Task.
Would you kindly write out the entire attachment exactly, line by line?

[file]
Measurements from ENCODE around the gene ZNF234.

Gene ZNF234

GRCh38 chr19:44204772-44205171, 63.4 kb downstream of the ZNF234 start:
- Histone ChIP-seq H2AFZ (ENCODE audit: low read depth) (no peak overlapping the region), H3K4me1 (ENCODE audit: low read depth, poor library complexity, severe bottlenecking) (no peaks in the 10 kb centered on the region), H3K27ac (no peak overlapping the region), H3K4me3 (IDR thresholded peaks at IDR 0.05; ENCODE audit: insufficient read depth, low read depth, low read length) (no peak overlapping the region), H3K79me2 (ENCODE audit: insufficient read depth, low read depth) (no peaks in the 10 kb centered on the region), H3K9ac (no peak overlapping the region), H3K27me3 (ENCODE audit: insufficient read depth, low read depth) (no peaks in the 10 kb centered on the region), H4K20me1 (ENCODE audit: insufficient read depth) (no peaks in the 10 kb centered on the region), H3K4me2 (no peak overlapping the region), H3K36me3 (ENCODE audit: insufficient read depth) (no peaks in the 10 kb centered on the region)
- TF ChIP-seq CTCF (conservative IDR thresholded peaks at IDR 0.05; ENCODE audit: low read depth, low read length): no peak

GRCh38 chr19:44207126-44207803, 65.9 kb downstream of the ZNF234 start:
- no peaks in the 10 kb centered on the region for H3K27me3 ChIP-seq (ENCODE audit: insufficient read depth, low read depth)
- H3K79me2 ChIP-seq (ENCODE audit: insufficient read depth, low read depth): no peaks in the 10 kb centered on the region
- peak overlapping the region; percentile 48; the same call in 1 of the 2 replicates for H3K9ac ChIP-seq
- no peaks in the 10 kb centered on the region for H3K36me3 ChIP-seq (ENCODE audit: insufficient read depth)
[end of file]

Measurements from ENCODE around the gene ZNF234.

Gene ZNF234

GRCh38 chr19:44204772-44205171, 63.4 kb downstream of the ZNF234 start:
- Histone ChIP-seq H2AFZ (ENCODE audit: low read depth) (no peak overlapping the region), H3K4me1 (ENCODE audit: low read depth, poor library complexity, severe bottlenecking) (no peaks in the 10 kb centered on the region), H3K27ac (no peak overlapping the region), H3K4me3 (IDR thresholded peaks at IDR 0.05; ENCODE audit: insufficient read depth, low read depth, low read length) (no peak overlapping the region), H3K79me2 (ENCODE audit: insufficient read depth, low read depth) (no peaks in the 10 kb centered on the region), H3K9ac (no peak overlapping the region), H3K27me3 (ENCODE audit: insufficient read depth, low read depth) (no peaks in the 10 kb centered on the region), H4K20me1 (ENCODE audit: insufficient read depth) (no peaks in the 10 kb centered on the region), H3K4me2 (no peak overlapping the region), H3K36me3 (ENCODE audit: insufficient read depth) (no peaks in the 10 kb centered on the region)
- TF ChIP-seq CTCF (conservative IDR thresholded peaks at IDR 0.05; ENCODE audit: low read depth, low read length): no peak

GRCh38 chr19:44207126-44207803, 65.9 kb downstream of the ZNF234 start:
- no peaks in the 10 kb centered on the region for H3K27me3 ChIP-seq (ENCODE audit: insufficient read depth, low read depth)
- H3K79me2 ChIP-seq (ENCODE audit: insufficient read depth, low read depth): no peaks in the 10 kb centered on the region
- peak overlapping the region; percentile 48; the same call in 1 of the 2 replicates for H3K9ac ChIP-seq
- no peaks in the 10 kb centered on the region for H3K36me3 ChIP-seq (ENCODE audit: insufficient read depth)